Prof. Gananath Obeyesekere
It is with some dismay that sometime back I read of a minister of the government making a case for the execution of "traitors" and his conviction that executions were a common-place practice of ancient Sri Lankan kings. I am distressed that Sri Lankan kings, some of whom were imbued with practical Buddhist values should have been targeted in this manner. Your readers may be surprised to know that the Mahavamsa (including the section now known as the Chulavamsa) rarely mentions executions ,
although it does mention the sad fate of kings who have been murdered by potential usurpers and rightly attributes these murders as a manifestation of "the lust for kingship," a neat anticipation of the notion of the "will to power" made famous by the philosopher Friedrich Nietzsche. But murder of kings or persons that were a threat to kings could hardly be considered execution of traitors. Unfortunately, the Chulavamsa has only a brief mention of the Kotte period and we have to use Sinhala sources such as the standard R?j?valiya and similar texts to deal with some of the bloody executions and their problematic nature during that period.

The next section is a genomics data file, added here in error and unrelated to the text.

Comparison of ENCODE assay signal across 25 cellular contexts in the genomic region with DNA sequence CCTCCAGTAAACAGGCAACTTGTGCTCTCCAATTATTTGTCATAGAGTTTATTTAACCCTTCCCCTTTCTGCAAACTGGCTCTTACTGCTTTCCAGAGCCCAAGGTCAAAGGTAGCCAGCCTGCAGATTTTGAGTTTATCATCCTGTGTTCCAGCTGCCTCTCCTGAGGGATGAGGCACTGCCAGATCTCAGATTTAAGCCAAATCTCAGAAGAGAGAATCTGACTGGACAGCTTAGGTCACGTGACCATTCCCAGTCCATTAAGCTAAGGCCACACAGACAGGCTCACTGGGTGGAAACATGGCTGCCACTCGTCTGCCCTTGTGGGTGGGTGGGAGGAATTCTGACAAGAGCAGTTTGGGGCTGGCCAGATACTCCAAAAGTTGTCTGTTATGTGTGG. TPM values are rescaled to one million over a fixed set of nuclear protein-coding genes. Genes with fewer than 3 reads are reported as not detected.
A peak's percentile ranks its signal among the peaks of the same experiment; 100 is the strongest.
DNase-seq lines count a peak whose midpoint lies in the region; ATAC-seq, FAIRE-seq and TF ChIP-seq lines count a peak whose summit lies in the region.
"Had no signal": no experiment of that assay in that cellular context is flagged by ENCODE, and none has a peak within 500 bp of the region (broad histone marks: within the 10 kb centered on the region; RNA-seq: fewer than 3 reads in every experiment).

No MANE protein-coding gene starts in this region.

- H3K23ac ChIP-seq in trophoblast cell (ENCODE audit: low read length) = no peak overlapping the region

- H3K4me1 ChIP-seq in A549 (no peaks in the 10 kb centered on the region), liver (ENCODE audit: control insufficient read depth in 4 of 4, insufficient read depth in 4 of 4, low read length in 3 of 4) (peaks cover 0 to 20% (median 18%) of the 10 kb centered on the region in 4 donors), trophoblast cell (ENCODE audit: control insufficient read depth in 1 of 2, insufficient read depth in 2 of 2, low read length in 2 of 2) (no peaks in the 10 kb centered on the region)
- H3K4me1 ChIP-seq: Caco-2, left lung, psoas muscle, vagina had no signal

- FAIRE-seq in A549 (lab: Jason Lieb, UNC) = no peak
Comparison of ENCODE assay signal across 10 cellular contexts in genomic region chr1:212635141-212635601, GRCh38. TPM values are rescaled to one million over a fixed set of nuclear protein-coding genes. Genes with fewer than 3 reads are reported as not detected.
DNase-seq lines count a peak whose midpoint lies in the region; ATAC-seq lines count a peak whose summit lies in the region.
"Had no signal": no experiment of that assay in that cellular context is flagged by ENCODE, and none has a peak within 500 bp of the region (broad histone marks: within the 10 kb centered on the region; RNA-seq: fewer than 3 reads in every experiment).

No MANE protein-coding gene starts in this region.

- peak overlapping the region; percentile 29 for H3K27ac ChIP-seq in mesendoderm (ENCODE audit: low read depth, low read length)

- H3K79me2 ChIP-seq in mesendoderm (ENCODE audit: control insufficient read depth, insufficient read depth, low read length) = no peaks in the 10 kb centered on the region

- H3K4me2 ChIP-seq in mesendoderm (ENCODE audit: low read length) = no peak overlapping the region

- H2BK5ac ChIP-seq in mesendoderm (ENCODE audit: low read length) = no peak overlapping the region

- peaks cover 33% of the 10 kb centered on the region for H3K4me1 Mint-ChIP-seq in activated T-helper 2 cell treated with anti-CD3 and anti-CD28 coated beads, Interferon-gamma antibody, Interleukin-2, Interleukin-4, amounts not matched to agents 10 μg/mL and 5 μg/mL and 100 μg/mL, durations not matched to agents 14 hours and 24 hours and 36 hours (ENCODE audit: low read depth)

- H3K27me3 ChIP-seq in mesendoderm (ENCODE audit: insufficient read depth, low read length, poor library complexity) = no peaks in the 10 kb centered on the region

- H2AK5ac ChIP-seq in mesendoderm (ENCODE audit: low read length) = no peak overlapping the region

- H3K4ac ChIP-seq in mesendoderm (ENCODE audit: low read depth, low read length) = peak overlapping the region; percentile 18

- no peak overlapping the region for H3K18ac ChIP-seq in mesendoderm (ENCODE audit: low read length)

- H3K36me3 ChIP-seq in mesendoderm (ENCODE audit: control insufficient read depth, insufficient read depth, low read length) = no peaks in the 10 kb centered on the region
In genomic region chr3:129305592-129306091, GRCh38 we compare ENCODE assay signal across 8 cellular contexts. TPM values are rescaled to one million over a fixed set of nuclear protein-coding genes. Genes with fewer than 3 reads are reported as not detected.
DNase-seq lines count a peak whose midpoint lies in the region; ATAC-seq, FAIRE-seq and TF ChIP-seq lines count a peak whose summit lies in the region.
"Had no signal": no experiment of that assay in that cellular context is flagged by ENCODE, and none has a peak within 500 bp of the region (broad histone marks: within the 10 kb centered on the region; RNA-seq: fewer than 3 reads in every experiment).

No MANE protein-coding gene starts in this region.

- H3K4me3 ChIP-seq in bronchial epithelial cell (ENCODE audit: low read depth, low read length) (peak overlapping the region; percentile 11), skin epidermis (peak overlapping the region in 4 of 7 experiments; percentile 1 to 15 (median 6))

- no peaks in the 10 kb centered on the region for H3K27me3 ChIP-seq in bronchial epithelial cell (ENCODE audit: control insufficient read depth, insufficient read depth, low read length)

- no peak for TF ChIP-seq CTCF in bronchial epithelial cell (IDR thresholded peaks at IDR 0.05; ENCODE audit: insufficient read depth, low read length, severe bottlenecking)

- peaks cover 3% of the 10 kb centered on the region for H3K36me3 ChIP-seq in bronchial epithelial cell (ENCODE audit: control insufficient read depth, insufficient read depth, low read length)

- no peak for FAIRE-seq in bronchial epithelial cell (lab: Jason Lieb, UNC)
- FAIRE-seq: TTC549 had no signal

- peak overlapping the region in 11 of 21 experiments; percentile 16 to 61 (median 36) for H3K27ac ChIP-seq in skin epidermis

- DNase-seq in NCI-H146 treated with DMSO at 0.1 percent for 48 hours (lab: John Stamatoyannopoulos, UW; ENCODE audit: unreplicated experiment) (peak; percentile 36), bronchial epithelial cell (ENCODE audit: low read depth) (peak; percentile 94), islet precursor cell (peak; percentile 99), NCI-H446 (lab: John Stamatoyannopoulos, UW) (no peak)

Let me begin with a key period in Sri Lankan history, namely the disastrous invasions by Magha and his South Indian mercenaries and his ally Jayabahu who I think obtained his army from the area of the Ramnad, the closest point of entry to Sri Lanka. These two joint invasions resulted in the destruction of the traditional centers of civilization and their slow but inevitable abandonment. The leader of the resistance was Vijayabahu III but it was his son, the truly great Sri Lankan king Parakramabahu II (1236-1270), who finally dispersed the invaders and brought the three divisions of the Island (Pihiti, Maya and Ruhuna) under a single "canopy." This ideal could not have been realized unless Parakramabahu II, in addition to being a king imbued with practical Buddhist values, was also an exceptional warrior and strategist. I want to focus here on another side of his achievements: his knowledge of Buddhist doctrines and above all his attitude to executions and his humane vision of Buddhism. The R?j?valiya texts as does the C?lavamsa and the P?javaliya and all chronicles emphasize his restoration of Buddhist sites and the construction of new ones, his learning and scholarly identity as Pandita Kalik?la S?hitya Sarvag?a P?rakramab?hu and above all his compassion (Cv. 83: 4-7). "People whose heads were to be cut off he punished only in stern fashion with dungeon and fetters and then set them free again. But for such people as deserved prison the Ruler to whom pity was the highest, ordained some lighter punishment or other, and reprimanded them. But on people who should have been banished from the country the Ruler who might be likened to Manu, laid but a fine of a thousand (kah?panas). But on all those who deserved a fine, he looked with indignation and with all sorts of words of rebuke he made of them honest men." What is remarkable is that several R?j?valiya texts confirm this but adds that forty thousand of the enemy forces were surrounded by the king’s brother who with the help of the Sinhala armies stationed between Polonnaruva and Uratota "handed them all to king Parakramabahu. Those Tamil soldiers were not put to death, but were permitted to go to their own country," a model that those of us living today should bear in mind because it is clear that the R?j?valiya endorsed the notion of the king’s compassion even in respect of his enemies (Rjv: 60, Suraweera trans.) All our texts recognize that while the invaders were South Indian mercenaries they were not from the Chola country, a land with whom we had good relations, at least during this period. All our texts assert that Parakramabahu dismissed corrupt monks who had flourished during the "interregnum" (the period of Magha) and then "sent many gifts to the Cola [Chola] country and caused to be brought over to Tambapanni many respected Cola bhikkhus who had moral discipline and were versed in the three Pitakas and so established harmony between the two Orders" (Cv, 84: 9-10). Not only that: he also invited a "grand Thera" from the Tamil country named Dhammakitti for further developing the Order. The king ordered the promulgation of rules for monk discipline and the reformation of the Sangha known as the Dambadeni katik?vata, a notable text that ought to be required reading for contemporary monks and concerned laypersons.